# Noetherian and Hausdorff space

A Noetherian space satisfies that any non-empty set of open subsets must have a maximal element. But a Hausdorff space satisfies that, for $$x\neq y$$ two different points, there exists open neighborhoods $$U,V$$ containing $$x,y$$ respectively such that $$U\cap V=\emptyset$$.

My question is: when we consider the set of open subsets $$\{U,V\}$$ there is no maximal element in this set. So how can a Noetherian space be Hausdorff too? Thank you!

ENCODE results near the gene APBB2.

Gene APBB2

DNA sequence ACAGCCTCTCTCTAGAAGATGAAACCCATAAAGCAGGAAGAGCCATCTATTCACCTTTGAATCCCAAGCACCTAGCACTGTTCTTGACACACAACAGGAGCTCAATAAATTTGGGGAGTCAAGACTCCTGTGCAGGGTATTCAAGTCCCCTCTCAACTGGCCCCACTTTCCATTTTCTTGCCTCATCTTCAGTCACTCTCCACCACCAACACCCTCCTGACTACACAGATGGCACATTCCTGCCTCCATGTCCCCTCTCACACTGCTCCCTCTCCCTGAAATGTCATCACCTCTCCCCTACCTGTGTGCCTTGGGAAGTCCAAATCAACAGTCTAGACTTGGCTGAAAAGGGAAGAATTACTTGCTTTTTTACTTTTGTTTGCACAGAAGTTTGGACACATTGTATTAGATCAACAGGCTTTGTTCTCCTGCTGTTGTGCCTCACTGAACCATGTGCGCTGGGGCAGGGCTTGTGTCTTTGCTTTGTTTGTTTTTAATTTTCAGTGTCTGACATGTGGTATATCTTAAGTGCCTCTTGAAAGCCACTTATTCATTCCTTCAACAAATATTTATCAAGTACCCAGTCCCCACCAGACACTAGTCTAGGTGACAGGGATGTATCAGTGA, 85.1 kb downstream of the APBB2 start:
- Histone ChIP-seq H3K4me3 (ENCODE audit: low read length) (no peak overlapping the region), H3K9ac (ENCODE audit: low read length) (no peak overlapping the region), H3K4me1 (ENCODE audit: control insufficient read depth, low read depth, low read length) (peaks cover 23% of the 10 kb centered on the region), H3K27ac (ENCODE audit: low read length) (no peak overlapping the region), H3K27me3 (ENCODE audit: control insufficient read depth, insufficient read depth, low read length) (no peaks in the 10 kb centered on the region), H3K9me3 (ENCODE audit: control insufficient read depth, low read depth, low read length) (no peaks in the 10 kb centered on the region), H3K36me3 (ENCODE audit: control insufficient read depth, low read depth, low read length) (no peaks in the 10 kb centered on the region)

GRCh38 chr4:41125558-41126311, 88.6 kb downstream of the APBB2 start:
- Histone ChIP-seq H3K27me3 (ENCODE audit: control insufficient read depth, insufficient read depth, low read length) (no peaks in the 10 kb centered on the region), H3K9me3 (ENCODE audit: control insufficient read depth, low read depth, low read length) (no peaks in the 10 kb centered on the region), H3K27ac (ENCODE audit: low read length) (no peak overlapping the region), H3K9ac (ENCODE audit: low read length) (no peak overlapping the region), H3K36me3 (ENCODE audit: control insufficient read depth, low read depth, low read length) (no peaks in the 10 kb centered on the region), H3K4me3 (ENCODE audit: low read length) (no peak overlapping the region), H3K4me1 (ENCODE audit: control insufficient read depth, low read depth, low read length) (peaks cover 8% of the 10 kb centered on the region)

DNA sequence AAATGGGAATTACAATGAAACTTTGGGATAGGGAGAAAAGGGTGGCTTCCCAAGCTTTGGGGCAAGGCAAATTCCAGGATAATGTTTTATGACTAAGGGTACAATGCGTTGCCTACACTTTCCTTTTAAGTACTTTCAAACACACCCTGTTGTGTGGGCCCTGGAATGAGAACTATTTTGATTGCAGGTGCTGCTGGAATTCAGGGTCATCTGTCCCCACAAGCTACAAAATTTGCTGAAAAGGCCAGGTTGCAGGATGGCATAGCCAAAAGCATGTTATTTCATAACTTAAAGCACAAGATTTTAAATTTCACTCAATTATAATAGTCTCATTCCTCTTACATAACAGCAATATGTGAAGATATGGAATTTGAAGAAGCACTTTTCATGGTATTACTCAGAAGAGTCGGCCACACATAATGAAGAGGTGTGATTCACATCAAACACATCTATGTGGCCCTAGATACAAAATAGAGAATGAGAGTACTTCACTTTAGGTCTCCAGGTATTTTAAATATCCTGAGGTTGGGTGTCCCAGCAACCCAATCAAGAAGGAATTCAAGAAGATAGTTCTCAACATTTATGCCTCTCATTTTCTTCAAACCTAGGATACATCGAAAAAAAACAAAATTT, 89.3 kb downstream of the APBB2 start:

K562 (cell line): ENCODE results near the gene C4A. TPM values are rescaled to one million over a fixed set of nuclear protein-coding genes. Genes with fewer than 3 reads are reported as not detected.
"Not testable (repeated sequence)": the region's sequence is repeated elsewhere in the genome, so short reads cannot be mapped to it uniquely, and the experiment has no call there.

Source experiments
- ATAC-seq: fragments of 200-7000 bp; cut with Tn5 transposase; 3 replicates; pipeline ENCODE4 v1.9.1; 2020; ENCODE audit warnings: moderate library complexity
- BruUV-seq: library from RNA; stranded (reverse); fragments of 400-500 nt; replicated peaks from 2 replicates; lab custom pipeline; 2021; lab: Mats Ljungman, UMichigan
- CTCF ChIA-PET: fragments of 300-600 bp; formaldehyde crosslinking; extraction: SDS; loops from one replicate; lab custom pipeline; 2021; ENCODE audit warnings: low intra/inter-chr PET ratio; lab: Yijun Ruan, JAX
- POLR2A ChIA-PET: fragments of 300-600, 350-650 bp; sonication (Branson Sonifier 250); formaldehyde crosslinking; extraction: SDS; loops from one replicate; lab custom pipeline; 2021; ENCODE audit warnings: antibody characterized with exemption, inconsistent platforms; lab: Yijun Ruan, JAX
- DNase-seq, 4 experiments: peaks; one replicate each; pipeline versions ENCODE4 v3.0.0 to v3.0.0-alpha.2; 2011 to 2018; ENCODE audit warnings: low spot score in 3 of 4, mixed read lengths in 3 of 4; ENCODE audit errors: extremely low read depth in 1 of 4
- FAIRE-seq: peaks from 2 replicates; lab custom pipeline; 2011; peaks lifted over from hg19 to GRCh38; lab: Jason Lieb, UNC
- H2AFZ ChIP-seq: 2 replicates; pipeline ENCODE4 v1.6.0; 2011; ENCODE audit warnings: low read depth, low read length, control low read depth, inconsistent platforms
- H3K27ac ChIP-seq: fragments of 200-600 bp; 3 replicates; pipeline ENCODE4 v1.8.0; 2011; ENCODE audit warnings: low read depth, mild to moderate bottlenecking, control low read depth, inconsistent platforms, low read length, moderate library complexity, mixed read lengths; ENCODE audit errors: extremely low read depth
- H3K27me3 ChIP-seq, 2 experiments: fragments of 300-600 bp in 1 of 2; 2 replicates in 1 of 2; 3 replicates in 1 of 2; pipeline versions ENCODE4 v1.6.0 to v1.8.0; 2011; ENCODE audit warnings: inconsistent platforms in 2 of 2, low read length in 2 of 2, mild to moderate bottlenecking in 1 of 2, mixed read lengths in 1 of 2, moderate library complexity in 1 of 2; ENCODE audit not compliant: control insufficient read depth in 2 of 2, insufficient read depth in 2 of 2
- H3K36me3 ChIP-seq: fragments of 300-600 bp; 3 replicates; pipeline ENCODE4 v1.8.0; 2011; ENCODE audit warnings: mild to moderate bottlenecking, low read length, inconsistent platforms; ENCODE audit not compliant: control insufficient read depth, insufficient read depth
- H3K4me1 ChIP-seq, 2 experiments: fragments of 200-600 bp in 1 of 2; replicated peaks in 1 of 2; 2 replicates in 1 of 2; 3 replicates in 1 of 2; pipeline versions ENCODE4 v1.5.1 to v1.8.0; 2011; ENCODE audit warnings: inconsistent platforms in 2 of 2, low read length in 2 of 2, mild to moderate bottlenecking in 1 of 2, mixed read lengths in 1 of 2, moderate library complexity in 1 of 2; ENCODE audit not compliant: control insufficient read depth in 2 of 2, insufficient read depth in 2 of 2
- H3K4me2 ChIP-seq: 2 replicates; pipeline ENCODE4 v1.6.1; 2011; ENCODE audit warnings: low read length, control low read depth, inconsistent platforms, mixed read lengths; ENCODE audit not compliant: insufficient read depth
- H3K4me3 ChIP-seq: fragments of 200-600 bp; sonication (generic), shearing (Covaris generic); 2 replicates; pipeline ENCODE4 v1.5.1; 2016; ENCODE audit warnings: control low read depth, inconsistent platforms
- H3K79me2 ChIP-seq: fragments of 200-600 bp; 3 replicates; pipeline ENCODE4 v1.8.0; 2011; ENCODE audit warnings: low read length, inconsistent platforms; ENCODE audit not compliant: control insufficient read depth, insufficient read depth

• Easiest example are finite sets with the discrete topology. Those are both noetherian and Hausdorff. Aug 25, 2022 at 20:16
• And finite discrete spaces are in fact the only examples of Noetherian Hausdorff spaces. Aug 25, 2022 at 21:06

Actually both $$U$$ and $$V$$ are maximal elements of $$\{U,V\}$$. It seems you’re confusing maximal elements with greatest elements. If we have a partially ordered set $$(X,\leq)$$, then an element $$x$$ is called a greatest element if we have $$y\leq x$$ for all $$y$$. It is called a maximal element if for all $$y$$, we have that $$x\leq y$$ implies $$y=x$$. The characterization of Noetherian spaces that you mention talks about maximal elements, not greatest elements.